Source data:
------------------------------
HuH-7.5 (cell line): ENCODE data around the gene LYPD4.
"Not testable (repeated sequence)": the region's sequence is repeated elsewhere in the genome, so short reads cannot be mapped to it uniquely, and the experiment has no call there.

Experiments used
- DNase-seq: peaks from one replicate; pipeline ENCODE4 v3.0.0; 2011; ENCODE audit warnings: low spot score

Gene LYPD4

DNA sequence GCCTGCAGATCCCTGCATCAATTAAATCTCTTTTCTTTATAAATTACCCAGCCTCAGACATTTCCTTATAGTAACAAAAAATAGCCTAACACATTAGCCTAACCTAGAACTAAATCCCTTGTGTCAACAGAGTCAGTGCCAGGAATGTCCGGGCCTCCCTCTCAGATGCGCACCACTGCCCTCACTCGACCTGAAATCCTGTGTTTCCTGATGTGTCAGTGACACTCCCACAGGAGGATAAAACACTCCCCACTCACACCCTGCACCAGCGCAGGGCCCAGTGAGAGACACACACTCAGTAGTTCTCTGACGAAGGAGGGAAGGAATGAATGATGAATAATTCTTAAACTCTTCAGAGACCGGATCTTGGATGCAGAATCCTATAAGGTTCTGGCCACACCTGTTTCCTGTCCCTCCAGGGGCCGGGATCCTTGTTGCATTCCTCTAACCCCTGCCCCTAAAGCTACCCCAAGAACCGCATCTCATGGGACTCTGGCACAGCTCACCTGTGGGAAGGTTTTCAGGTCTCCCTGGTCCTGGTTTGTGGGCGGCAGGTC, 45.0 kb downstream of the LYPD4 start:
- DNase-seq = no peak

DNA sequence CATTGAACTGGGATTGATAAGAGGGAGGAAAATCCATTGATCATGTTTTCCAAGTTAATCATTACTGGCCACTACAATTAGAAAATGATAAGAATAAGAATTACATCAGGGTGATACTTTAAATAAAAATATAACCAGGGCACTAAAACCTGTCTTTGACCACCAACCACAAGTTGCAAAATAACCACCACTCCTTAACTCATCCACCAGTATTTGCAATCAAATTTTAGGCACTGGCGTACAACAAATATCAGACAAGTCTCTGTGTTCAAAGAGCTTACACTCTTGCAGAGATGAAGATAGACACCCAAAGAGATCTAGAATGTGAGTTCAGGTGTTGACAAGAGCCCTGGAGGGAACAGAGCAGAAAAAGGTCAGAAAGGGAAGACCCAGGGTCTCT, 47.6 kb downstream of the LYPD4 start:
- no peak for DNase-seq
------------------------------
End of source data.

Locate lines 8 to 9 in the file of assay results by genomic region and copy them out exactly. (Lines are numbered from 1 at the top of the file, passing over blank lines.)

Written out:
DNA sequence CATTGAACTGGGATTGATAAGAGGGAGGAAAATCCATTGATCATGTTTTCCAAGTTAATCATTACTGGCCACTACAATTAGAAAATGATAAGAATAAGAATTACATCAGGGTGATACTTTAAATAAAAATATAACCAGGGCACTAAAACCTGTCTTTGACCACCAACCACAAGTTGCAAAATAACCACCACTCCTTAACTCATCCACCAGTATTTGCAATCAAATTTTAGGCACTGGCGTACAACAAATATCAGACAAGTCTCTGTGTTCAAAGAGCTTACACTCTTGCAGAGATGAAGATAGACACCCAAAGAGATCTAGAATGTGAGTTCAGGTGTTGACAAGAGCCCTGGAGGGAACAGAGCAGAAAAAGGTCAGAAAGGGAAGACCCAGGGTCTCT, 47.6 kb downstream of the LYPD4 start:
- no peak for DNase-seq